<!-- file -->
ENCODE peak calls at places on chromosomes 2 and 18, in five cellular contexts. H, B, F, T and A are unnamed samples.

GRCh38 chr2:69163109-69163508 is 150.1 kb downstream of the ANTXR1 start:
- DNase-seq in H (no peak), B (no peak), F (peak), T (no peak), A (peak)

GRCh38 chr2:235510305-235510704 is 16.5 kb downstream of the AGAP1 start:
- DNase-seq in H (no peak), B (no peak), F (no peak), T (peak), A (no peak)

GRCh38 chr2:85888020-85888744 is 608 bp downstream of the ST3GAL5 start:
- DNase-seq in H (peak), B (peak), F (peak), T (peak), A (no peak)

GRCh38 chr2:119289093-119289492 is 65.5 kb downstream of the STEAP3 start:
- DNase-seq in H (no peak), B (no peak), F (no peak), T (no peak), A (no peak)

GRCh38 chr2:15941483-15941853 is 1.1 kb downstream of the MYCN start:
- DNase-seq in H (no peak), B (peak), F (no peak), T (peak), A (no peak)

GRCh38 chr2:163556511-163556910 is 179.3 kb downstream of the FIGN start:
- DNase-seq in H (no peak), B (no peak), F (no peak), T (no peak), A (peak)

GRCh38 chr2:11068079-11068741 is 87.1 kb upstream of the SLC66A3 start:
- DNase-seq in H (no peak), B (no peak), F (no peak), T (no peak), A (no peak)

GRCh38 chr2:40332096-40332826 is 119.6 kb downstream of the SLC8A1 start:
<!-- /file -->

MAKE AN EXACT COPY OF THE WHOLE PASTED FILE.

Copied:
ENCODE peak calls at places on chromosomes 2 and 18, in five cellular contexts. H, B, F, T and A are unnamed samples.

GRCh38 chr2:69163109-69163508 is 150.1 kb downstream of the ANTXR1 start:
- DNase-seq in H (no peak), B (no peak), F (peak), T (no peak), A (peak)

GRCh38 chr2:235510305-235510704 is 16.5 kb downstream of the AGAP1 start:
- DNase-seq in H (no peak), B (no peak), F (no peak), T (peak), A (no peak)

GRCh38 chr2:85888020-85888744 is 608 bp downstream of the ST3GAL5 start:
- DNase-seq in H (peak), B (peak), F (peak), T (peak), A (no peak)

GRCh38 chr2:119289093-119289492 is 65.5 kb downstream of the STEAP3 start:
- DNase-seq in H (no peak), B (no peak), F (no peak), T (no peak), A (no peak)

GRCh38 chr2:15941483-15941853 is 1.1 kb downstream of the MYCN start:
- DNase-seq in H (no peak), B (peak), F (no peak), T (peak), A (no peak)

GRCh38 chr2:163556511-163556910 is 179.3 kb downstream of the FIGN start:
- DNase-seq in H (no peak), B (no peak), F (no peak), T (no peak), A (peak)

GRCh38 chr2:11068079-11068741 is 87.1 kb upstream of the SLC66A3 start:
- DNase-seq in H (no peak), B (no peak), F (no peak), T (no peak), A (no peak)

GRCh38 chr2:40332096-40332826 is 119.6 kb downstream of the SLC8A1 start: